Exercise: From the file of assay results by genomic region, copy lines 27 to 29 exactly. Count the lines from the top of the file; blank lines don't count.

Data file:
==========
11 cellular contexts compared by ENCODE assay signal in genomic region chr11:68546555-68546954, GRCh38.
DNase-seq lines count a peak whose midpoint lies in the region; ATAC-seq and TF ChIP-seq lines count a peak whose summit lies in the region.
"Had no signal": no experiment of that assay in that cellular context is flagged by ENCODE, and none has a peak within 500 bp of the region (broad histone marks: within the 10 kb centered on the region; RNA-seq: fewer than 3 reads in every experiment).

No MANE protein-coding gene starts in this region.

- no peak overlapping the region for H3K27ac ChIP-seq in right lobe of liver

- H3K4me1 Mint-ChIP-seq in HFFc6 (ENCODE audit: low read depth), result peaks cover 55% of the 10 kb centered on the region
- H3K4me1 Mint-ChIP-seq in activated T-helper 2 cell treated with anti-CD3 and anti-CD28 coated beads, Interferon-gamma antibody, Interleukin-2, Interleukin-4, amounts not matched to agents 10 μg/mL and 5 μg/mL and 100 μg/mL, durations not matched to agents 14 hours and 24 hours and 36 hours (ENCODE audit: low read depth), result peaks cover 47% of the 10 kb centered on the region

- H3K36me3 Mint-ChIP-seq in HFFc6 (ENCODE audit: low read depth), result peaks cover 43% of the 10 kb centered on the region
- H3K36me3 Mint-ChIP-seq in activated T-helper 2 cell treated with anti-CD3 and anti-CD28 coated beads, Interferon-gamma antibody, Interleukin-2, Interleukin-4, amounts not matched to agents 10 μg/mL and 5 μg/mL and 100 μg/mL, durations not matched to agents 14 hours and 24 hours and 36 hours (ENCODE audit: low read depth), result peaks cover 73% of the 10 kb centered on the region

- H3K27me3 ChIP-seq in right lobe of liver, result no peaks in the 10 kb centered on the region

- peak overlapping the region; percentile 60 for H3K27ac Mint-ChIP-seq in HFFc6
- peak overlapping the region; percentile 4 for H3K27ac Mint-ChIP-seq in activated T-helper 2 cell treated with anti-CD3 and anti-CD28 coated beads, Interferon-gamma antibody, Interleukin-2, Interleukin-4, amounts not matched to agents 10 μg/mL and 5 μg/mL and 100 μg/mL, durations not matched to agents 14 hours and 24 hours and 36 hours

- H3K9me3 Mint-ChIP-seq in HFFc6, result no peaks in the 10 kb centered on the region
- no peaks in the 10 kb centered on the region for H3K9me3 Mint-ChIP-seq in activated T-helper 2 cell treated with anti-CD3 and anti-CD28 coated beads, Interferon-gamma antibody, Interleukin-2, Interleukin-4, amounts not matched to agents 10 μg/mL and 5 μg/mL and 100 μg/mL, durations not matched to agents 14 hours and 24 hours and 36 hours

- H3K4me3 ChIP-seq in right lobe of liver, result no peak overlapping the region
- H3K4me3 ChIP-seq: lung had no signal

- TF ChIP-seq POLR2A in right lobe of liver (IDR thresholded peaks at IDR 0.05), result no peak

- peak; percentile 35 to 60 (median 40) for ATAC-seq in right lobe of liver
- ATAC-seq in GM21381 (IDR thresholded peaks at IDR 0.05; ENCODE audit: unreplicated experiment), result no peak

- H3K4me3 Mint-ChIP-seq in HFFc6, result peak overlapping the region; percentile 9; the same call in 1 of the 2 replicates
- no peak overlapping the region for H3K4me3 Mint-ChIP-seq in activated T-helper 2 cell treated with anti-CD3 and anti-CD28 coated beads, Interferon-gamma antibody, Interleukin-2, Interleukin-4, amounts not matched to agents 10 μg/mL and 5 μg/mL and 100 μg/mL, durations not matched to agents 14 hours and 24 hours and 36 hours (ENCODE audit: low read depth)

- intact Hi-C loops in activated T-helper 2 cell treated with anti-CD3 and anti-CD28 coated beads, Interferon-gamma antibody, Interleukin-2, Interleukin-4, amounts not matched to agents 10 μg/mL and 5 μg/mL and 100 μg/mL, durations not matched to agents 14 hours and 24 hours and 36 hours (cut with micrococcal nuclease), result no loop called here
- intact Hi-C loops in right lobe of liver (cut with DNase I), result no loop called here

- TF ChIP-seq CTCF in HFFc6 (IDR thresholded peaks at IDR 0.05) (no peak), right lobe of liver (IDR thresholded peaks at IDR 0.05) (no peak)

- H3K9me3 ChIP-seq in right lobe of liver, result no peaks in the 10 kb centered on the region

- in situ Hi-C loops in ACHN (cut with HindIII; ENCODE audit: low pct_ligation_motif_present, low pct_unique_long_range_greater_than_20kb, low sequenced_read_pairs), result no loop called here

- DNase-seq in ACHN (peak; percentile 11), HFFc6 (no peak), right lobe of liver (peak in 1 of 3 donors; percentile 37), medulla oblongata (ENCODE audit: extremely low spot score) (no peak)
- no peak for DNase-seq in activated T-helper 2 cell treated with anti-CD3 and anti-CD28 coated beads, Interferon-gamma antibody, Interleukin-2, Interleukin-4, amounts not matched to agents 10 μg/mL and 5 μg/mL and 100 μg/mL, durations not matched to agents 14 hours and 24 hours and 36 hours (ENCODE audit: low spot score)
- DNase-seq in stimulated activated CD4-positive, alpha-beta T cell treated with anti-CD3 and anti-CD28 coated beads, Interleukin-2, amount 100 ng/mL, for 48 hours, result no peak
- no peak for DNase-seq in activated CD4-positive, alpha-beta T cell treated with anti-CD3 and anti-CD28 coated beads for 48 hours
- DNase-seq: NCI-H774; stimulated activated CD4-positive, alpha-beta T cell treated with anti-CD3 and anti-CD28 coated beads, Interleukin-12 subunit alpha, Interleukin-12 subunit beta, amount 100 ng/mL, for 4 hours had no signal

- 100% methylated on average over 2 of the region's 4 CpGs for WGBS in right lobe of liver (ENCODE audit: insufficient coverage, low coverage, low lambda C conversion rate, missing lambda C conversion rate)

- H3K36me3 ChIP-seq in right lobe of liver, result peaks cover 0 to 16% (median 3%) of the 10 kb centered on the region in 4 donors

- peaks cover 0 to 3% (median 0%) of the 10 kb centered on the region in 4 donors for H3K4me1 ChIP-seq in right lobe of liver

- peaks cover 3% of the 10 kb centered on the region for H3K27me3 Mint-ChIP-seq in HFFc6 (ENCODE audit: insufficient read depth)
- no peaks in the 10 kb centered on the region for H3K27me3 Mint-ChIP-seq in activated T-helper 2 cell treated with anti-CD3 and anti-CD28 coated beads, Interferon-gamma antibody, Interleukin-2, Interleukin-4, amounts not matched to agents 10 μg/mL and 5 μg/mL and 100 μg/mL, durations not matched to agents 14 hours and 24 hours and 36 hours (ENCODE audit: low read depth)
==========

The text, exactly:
- DNase-seq in ACHN (peak; percentile 11), HFFc6 (no peak), right lobe of liver (peak in 1 of 3 donors; percentile 37), medulla oblongata (ENCODE audit: extremely low spot score) (no peak)
- no peak for DNase-seq in activated T-helper 2 cell treated with anti-CD3 and anti-CD28 coated beads, Interferon-gamma antibody, Interleukin-2, Interleukin-4, amounts not matched to agents 10 μg/mL and 5 μg/mL and 100 μg/mL, durations not matched to agents 14 hours and 24 hours and 36 hours (ENCODE audit: low spot score)
- DNase-seq in stimulated activated CD4-positive, alpha-beta T cell treated with anti-CD3 and anti-CD28 coated beads, Interleukin-2, amount 100 ng/mL, for 48 hours, result no peak